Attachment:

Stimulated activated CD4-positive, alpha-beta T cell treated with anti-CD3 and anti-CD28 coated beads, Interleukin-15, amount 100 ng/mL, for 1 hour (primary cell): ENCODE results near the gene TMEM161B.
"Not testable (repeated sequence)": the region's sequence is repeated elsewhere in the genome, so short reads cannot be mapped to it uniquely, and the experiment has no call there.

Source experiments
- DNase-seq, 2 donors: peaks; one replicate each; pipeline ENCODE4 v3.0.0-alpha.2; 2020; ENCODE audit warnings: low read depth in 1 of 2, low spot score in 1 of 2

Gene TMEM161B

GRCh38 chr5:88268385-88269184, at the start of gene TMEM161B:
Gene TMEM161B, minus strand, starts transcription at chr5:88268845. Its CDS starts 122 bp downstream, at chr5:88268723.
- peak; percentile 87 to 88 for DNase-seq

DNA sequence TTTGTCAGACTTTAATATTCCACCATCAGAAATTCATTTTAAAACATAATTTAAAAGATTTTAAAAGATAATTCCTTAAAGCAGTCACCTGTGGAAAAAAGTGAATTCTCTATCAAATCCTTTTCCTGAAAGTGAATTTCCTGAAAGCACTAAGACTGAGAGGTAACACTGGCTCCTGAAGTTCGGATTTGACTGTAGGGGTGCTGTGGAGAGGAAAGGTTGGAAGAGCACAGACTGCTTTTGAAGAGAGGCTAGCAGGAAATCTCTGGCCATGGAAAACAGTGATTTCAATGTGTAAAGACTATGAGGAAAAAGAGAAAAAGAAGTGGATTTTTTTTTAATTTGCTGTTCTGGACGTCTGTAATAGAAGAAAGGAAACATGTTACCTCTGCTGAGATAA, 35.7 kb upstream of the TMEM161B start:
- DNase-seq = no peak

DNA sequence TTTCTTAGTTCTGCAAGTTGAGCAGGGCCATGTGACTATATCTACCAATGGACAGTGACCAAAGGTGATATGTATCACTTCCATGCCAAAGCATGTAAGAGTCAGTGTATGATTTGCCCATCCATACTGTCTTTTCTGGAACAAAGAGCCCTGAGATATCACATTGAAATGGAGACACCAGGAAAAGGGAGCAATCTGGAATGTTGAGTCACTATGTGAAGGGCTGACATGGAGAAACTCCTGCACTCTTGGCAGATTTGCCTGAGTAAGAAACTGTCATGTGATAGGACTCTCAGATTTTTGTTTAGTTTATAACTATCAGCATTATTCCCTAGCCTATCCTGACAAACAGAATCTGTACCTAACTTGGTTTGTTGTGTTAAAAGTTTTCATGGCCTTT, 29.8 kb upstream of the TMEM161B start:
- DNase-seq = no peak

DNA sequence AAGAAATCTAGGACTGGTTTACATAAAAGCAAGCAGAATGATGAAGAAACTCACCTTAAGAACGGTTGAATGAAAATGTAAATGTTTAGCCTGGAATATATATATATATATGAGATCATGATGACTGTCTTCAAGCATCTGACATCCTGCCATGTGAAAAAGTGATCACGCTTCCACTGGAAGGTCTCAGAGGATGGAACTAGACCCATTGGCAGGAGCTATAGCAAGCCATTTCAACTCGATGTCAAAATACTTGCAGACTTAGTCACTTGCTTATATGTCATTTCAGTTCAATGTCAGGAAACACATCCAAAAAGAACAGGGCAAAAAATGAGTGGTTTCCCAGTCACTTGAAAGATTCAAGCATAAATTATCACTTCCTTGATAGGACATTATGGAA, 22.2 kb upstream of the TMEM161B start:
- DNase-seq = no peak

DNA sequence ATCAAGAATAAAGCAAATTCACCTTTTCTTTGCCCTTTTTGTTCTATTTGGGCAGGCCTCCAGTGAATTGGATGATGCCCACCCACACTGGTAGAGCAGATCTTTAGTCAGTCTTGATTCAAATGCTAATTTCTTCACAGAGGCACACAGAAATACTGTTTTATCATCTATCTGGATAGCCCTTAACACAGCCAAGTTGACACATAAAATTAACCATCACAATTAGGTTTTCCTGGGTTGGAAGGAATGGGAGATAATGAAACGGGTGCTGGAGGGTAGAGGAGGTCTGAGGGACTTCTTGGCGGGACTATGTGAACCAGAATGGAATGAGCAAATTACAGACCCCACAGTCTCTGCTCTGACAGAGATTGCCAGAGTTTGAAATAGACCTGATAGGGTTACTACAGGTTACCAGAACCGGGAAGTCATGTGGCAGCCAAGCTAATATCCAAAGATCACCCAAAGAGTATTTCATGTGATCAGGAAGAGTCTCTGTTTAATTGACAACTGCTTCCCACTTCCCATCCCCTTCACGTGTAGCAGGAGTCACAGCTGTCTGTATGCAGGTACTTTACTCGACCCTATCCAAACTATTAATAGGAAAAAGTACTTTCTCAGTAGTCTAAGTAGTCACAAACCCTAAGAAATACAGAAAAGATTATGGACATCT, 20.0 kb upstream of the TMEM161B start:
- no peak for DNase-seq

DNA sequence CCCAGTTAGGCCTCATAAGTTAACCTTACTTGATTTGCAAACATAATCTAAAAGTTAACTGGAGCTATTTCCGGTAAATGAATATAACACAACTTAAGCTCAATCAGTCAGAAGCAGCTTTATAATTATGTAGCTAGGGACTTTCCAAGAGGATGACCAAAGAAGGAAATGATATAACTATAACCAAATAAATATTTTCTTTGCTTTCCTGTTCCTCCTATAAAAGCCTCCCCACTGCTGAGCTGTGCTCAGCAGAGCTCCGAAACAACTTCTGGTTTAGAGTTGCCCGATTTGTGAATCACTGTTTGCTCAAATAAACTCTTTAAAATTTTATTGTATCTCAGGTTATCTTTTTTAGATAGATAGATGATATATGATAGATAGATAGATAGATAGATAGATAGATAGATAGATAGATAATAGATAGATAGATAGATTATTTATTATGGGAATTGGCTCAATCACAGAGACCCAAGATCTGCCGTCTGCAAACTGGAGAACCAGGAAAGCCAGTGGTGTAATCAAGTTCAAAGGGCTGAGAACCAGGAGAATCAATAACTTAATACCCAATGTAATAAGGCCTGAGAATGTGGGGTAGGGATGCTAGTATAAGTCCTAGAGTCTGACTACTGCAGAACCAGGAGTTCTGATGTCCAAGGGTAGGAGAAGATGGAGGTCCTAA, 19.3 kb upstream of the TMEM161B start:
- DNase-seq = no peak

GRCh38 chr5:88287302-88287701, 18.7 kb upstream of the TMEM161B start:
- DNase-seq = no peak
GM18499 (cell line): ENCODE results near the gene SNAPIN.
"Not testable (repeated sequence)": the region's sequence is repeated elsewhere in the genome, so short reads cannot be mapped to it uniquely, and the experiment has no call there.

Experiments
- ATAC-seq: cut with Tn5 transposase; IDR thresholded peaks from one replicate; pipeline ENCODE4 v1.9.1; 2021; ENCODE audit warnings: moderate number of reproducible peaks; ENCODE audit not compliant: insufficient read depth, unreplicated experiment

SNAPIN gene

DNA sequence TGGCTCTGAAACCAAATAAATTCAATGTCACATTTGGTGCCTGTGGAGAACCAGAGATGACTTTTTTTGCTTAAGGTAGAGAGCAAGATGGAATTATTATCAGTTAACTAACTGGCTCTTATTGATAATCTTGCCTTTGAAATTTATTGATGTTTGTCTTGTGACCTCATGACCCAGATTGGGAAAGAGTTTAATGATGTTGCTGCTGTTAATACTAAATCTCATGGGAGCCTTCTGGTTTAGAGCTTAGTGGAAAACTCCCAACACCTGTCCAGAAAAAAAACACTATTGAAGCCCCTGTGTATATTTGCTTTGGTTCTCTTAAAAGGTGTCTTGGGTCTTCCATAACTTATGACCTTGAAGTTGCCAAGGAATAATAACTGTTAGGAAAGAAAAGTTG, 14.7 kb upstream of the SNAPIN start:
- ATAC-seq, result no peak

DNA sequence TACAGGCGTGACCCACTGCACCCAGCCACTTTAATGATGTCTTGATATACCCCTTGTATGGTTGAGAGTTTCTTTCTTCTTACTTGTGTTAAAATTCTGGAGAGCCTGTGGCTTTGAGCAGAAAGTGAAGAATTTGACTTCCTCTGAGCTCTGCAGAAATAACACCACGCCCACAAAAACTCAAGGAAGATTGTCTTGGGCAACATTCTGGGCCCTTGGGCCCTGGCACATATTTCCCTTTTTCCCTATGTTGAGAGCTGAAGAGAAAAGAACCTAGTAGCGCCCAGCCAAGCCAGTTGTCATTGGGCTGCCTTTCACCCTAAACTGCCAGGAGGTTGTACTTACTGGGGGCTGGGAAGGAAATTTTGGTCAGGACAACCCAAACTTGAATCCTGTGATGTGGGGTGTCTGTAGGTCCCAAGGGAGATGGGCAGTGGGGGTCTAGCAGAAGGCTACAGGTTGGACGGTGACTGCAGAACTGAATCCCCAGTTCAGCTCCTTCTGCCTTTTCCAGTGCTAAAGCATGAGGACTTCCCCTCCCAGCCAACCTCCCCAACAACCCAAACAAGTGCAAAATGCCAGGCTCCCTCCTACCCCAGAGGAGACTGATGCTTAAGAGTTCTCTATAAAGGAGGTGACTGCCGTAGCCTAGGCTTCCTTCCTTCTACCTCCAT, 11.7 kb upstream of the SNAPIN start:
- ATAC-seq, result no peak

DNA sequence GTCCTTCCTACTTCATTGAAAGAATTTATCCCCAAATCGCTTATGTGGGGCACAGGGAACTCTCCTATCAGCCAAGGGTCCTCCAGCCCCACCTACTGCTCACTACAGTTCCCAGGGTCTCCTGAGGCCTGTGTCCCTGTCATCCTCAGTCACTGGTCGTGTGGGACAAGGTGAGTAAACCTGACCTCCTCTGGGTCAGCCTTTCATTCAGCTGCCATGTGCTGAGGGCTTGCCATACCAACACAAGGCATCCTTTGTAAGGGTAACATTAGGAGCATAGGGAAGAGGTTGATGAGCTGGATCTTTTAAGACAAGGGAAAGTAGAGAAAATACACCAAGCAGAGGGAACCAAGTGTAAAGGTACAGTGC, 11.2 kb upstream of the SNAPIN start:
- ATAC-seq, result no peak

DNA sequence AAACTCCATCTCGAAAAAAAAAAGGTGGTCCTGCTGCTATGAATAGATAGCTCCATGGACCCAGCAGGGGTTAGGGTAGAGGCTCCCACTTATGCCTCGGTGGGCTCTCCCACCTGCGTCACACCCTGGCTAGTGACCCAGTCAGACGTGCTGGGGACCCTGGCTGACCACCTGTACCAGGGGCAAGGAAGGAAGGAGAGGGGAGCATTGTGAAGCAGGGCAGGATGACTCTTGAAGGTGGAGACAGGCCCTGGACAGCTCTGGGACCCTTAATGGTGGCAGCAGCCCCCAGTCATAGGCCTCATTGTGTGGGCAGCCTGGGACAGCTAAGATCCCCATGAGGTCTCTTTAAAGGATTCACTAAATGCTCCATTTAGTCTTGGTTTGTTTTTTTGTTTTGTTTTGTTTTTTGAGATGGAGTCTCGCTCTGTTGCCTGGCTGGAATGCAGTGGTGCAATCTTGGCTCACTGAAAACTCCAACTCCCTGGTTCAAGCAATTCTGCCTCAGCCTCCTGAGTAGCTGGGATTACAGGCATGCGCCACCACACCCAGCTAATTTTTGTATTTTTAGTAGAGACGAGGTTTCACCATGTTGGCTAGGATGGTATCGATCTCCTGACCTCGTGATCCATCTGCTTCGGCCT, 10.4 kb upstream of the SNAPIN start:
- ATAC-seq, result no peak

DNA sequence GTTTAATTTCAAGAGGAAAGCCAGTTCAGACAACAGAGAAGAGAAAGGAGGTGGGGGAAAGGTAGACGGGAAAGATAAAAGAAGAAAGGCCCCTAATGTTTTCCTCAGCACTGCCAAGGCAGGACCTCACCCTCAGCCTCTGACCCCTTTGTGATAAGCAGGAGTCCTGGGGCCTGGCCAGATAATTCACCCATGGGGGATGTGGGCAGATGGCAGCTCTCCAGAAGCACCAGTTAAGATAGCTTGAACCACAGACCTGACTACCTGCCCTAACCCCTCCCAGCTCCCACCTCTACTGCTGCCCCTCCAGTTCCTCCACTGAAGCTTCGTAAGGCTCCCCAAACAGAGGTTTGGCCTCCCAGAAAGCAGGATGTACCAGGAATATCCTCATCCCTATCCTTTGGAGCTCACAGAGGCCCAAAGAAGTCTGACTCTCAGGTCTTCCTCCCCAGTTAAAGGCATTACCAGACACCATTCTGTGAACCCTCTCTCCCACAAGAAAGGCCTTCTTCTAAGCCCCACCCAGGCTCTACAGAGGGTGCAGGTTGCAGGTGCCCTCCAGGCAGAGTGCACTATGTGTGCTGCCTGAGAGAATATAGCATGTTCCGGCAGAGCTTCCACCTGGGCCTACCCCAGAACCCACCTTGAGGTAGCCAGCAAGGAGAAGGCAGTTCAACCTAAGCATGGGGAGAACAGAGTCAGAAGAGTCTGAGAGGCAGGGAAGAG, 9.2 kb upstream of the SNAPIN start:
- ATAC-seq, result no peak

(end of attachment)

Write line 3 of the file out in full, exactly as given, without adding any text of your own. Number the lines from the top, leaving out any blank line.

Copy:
Source experiments